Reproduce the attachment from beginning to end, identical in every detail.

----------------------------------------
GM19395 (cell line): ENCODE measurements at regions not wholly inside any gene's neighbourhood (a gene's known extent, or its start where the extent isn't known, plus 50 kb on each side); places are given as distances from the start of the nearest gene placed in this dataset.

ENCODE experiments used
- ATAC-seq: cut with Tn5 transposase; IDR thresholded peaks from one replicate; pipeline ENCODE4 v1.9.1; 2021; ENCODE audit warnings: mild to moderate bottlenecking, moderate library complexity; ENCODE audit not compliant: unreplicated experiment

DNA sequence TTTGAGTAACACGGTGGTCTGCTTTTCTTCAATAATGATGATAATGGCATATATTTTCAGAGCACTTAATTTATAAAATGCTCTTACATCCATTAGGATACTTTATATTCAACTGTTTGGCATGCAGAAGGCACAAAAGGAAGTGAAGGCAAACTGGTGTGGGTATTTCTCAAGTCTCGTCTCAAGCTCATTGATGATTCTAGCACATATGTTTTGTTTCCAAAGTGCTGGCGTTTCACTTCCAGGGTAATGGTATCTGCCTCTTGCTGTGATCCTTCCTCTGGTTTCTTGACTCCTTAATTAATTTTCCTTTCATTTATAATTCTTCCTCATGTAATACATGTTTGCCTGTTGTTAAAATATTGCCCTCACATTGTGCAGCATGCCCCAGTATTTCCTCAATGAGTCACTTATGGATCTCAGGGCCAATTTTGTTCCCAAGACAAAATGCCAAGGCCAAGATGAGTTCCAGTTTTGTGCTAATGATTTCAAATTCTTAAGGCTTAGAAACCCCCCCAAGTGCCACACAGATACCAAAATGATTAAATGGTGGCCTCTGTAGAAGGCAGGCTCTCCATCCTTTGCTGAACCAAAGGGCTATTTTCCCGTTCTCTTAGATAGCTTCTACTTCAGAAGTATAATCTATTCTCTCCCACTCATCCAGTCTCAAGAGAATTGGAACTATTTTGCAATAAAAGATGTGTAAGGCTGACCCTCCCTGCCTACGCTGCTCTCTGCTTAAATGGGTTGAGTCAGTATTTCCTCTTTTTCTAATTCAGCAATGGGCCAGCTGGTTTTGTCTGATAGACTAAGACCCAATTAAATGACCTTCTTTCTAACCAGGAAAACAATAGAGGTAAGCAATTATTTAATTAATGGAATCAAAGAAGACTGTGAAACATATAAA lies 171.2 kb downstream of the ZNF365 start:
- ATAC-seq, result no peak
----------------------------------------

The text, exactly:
GM19395 (cell line): ENCODE measurements at regions not wholly inside any gene's neighbourhood (a gene's known extent, or its start where the extent isn't known, plus 50 kb on each side); places are given as distances from the start of the nearest gene placed in this dataset.

ENCODE experiments used
- ATAC-seq: cut with Tn5 transposase; IDR thresholded peaks from one replicate; pipeline ENCODE4 v1.9.1; 2021; ENCODE audit warnings: mild to moderate bottlenecking, moderate library complexity; ENCODE audit not compliant: unreplicated experiment

DNA sequence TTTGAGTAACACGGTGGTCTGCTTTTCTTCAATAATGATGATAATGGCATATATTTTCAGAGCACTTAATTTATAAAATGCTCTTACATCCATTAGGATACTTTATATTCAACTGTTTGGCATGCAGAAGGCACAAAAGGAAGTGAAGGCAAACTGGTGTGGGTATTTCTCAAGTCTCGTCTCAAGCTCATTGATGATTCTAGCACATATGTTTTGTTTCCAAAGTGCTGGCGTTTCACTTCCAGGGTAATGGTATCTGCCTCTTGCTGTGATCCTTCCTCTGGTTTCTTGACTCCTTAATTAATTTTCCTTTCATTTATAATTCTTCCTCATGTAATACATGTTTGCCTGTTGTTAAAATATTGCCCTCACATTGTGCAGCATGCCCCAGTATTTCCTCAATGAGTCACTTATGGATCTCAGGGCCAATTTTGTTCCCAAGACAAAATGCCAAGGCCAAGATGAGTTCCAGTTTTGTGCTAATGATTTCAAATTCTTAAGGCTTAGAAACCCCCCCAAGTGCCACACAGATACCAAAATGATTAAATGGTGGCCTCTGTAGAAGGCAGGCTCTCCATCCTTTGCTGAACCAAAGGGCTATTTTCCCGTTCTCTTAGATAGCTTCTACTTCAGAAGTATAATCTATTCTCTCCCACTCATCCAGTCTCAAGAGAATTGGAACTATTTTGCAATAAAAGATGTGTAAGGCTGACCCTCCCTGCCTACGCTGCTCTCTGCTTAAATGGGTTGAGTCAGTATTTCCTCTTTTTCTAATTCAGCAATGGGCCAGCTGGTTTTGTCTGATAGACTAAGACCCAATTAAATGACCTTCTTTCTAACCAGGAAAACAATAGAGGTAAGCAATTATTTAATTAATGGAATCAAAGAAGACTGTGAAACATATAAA lies 171.2 kb downstream of the ZNF365 start:
- ATAC-seq, result no peak